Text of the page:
Production and use of peat coke

Jarl Brandt, Kai Sipilä, Rabbe Thun

Research output: Book/ReportReport


The properties of peat coke are fairly similar to those of wood charcoal. A high reactivity, a porous structure and a low sulphur content are typical characteristics of peat coke. The phosphorus content of peat coke is usually high and the strength low compared to other cokes, especially anthracite coke. There are two peat coke factories in operation in the world, one in the Federal Republic of Germany (F.RG.) and the other in Finland. The German factory, owned by Inducarbon GmbH, manufactures 10 000 t/a peat coke. The capacity of the Finnish factory, owned by Vapo Oy, is 30 000 t/a peat coke, and in addition, this factory manufactures about 40 000 t/a briquettes and produces 50 000 MWh/a electricity and 20 MW district heat. Today peat coke is mainly used as a reductant in the production of ferrosilica and silica and as a raw material for activated carbon. The use of peat coke in the pro-duction of ferrosilica and silica is based on its high reactivity, which improves the economy of the process by reducing the loss of silica and the consumption of electricity. In the F.RG., peat coke has been used as the raw material for special grades of activated carbon. In Finland, barbeque coke is also produced from peat. The quality of peat coke is affected not only by the carbonization conditions, but also by the quality and pretreatment of the raw peat. The higher the degree of humi-fication, the greater the strength of both sod peat and peat coke. A higher degree of peat decomposition also results in better coke yields. A sufficiently low moist-ure content after field drying is also necessary if the sods are to withstand the mechanical stresses encountered in further processing. Peat grades with as low an ash content as possible should be chosen for the raw material. Particular attention should be paid to the contents of phosphorus and certain metals, as these components may restrict the use of peat coke in certain applications. Recently, other coking methods, developed for brown coal, have also been suggested for peat carbonization. Of these, the Lurgi-Salem method based on a hearth furnace may be worth attention. This method was originally developed for non-caking coal. Howevner, sod peat has not, as yet, been tested in this type of furnace; that is, its applicability to peat is unconfirmed.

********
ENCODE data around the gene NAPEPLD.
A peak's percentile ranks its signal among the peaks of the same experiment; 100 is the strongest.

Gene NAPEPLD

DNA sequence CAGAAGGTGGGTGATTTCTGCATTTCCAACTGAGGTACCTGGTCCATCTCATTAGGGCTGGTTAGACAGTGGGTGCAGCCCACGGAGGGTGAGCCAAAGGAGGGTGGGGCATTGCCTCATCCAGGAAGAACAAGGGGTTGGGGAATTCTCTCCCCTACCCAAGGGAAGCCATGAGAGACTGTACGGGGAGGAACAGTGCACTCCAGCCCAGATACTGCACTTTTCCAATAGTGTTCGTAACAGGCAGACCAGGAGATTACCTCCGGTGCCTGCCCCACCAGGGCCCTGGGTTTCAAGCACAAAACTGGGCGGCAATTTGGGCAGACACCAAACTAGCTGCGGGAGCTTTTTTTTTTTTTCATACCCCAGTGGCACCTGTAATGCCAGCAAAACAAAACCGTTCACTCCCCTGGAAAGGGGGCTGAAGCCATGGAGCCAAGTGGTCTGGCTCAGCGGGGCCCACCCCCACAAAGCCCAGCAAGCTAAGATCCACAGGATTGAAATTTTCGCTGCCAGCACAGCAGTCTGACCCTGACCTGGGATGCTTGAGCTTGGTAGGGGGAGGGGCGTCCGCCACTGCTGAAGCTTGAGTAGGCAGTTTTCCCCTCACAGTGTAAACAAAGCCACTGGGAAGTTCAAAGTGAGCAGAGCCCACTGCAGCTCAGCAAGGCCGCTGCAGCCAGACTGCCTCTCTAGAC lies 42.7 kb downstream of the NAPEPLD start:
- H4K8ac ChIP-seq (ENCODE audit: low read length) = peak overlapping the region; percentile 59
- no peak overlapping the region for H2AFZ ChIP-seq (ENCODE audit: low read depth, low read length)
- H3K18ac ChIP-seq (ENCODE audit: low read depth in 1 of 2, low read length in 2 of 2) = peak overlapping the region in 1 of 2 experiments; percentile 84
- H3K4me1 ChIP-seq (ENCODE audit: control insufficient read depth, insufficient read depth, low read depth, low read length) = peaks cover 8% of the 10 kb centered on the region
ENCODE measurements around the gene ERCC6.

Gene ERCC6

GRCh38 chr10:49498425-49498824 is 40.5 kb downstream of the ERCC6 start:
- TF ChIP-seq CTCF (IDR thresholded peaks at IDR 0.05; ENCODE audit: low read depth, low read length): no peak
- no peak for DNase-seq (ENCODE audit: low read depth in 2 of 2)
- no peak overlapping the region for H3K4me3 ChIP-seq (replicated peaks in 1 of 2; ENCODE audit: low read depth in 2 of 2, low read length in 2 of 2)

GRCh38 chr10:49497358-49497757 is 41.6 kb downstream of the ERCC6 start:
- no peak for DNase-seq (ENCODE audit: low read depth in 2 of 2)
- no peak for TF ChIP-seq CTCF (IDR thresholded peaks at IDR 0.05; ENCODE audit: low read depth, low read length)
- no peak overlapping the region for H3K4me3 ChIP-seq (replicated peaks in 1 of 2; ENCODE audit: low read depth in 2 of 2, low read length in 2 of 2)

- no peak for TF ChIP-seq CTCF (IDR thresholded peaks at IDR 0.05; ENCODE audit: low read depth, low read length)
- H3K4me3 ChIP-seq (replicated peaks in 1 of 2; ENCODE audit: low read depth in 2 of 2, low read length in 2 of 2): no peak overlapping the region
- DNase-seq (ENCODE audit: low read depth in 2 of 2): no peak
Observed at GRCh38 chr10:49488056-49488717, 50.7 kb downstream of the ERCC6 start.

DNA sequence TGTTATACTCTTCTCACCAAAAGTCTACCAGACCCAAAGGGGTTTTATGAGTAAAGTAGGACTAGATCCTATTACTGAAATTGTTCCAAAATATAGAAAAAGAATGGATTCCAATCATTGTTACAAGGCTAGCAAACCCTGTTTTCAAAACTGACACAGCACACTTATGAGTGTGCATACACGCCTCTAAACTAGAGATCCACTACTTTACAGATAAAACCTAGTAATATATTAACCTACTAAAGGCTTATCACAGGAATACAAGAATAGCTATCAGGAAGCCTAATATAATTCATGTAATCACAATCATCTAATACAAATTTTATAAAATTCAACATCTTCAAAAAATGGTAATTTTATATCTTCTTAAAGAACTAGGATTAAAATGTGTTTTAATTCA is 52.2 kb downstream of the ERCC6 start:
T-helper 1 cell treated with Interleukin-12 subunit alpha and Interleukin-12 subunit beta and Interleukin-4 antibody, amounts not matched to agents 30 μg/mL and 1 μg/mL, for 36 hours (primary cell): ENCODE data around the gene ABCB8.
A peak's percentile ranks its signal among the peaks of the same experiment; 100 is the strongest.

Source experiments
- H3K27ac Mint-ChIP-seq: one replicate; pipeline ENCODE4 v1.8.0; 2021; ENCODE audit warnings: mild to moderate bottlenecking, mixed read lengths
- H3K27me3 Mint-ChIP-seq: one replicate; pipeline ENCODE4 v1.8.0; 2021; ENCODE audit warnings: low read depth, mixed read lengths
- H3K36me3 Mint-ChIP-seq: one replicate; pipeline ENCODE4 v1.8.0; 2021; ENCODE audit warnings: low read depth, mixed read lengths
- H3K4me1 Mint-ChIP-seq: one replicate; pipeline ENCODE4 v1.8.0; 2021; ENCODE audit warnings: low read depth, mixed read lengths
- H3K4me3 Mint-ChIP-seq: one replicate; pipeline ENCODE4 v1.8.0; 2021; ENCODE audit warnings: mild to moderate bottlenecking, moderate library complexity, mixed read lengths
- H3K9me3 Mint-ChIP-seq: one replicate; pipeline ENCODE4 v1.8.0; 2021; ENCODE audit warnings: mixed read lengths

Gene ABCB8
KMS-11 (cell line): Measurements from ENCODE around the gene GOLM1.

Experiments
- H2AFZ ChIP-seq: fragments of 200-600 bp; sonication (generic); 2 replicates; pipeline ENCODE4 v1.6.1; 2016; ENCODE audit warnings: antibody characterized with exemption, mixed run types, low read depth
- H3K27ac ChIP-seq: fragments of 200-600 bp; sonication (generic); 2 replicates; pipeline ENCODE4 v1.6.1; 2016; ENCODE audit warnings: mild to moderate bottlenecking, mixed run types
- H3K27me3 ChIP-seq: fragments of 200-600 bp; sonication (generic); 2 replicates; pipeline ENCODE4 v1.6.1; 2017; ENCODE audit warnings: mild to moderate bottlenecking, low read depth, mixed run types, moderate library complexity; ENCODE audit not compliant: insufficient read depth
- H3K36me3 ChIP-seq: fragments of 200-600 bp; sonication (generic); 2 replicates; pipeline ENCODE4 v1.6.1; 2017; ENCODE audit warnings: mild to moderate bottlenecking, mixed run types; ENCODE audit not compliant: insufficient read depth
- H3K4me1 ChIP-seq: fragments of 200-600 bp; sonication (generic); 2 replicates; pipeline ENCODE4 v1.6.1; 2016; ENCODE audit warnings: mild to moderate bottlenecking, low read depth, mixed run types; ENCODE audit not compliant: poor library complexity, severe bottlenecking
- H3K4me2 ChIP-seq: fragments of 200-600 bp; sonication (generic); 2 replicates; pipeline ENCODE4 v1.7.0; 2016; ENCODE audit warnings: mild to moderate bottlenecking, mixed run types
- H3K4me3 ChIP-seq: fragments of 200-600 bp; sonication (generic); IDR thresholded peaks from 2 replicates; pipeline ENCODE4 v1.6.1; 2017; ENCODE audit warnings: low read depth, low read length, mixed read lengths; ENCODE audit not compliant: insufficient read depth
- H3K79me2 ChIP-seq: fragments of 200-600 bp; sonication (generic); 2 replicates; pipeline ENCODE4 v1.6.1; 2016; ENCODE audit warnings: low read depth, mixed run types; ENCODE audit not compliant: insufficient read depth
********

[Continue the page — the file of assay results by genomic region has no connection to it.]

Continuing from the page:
Original languageEnglish
Place of PublicationEspoo
PublisherVTT Technical Research Centre of Finland
Number of pages48
ISBN (Print)951-38-2507-8
Publication statusPublished - 1986
MoE publication typeD4 Published development or research report or study

Publication series

SeriesValtion teknillinen tutkimuskeskus. Tiedotteita


  • peat coke
  • production
  • sod peat
  • carbonization


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